6) Are you feeling worn out by medication and injections—Hormones are difficult for many women. You may have gained weight or feel uncomfortable lumps on your rump from intramuscular injections. Your mood may have gone to new and uncomfortable places while on these medications. It is fine to tell your doctor that you no longer want a particular medication. It is also just fine to say that you don’t want any more medications at all.

7) Have you have lost the reason that you are trying to building a family—You may feel that you have to keep going because you started and the project is not complete. Many people continue treatment for fear of disappointing their families or their partner. With secondary infertility, people will continue beyond a breaking point because of guilt that there will not be a sibling for the living child. Staying with it because of fear of disappointing others, guilt, or shame are not reasons to continue fertility treatment. Losing yourself is a problem in and of itself.

8) If you are feeling traumatized and running out of energy—You are really, really tired. Of EVERYTHING. You feel defeated. Your spirit is deflated. If you cannot stand driving near the fertility clinic, cannot take one more injection, you feel beat up, or that you have lost yourself and the life you used to know, these may be signs that you feel traumatized and are running out of energy to continue with your family building efforts. Consider how many more disappointments you can take. If you have had one or more miscarriages, hope for a good outcome can wane. Determine how much hope you still have. It is a-okay just to say “I’m done.” You may notice a lot of unexpected relief. The idea of never going back to the clinic may have great appeal. Your partner’s got no more gas in the can. This is a time to pack up and find peace over time.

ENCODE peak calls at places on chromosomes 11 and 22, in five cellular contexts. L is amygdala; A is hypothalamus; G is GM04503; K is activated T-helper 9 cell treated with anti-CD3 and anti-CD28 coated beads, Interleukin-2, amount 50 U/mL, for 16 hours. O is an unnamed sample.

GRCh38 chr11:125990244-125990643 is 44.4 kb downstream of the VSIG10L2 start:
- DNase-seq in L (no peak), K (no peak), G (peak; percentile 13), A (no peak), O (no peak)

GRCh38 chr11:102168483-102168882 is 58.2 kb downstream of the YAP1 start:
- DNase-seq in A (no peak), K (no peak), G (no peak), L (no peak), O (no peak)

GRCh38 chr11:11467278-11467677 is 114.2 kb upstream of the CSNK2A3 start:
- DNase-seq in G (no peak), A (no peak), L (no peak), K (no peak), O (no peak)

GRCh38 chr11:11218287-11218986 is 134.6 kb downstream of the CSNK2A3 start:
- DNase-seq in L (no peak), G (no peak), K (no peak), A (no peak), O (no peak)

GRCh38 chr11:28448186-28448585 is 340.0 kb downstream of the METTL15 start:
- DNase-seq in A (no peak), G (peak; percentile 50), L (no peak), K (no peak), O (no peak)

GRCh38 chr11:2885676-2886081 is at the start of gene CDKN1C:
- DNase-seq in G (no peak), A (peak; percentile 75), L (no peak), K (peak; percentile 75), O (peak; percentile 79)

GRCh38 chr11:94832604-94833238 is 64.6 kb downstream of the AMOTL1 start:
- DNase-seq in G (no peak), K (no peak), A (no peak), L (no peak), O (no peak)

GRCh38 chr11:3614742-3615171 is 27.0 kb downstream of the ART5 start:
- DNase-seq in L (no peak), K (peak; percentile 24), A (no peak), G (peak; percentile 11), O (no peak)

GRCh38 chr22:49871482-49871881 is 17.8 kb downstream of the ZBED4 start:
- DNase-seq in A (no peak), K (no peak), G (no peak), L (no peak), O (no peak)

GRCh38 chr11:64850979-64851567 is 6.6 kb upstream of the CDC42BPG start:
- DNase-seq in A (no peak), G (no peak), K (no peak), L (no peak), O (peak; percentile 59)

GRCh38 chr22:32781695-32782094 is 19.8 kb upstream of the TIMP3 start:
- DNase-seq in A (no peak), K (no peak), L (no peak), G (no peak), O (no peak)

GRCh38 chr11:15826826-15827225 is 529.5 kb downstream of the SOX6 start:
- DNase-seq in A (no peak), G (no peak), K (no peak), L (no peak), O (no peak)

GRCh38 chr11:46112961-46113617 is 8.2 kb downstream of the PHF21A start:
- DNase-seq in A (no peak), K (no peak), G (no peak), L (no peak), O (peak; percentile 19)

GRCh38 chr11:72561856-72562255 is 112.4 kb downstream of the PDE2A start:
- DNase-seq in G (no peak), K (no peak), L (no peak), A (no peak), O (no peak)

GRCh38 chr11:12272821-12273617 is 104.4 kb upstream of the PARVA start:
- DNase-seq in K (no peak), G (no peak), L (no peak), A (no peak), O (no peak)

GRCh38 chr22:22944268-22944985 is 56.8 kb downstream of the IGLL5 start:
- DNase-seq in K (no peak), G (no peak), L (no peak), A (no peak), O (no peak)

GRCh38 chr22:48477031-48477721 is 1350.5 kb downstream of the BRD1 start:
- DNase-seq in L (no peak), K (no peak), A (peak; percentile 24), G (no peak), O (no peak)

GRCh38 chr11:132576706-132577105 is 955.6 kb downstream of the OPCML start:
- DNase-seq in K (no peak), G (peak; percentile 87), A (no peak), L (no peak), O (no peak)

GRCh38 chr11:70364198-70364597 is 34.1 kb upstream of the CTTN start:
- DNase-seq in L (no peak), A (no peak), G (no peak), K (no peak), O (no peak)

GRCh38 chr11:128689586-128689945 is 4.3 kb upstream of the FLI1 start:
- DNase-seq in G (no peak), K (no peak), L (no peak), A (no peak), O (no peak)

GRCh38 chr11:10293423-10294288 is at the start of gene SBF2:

Pay attention and trust your intuition about when to continue and when to stop infertility treatment.

Sometimes the answer comes to you in an unexpected way. A client told me a story about the day that she unexpectedly ended her fertility treatment efforts. She stepped up to the receptionist desk and spoke warmly with the receptionist whom she had known for several years. When the very large chart was placed on the desk, it made a “whummp” sound. That sound was symbolic of years of trying and “That was it,“ said my client. “I was done and I was relieved to know that I was done.”

There are choices to be made. You can make them. Perspective matters. You can be reactionary and say, “Dammit, I want to stop right now!” You can. And then what? If you stop, what does that look and feel like? Grief? Bitterness? Relief? Acceptance? Do what you can to say that you fought the good fight and that you have done everything you could to get what you want and need. Then give yourself time to find closure. Closure takes however long it takes. There is no set amount of time to heal. Finding acceptance and peace is a choice. You will know when you are there. And truly, you will be okay at some point. I promise.

How did you decide to continue or stop infertility treatment?


1 Comment

  1. Fiona Graham

    Thank you for this post. I am at a cross roads right now. I don’t think ivf was the right choice and I want to stop but not sure how to get off this train. Your article has helped and I am just going to tell them I want to stop.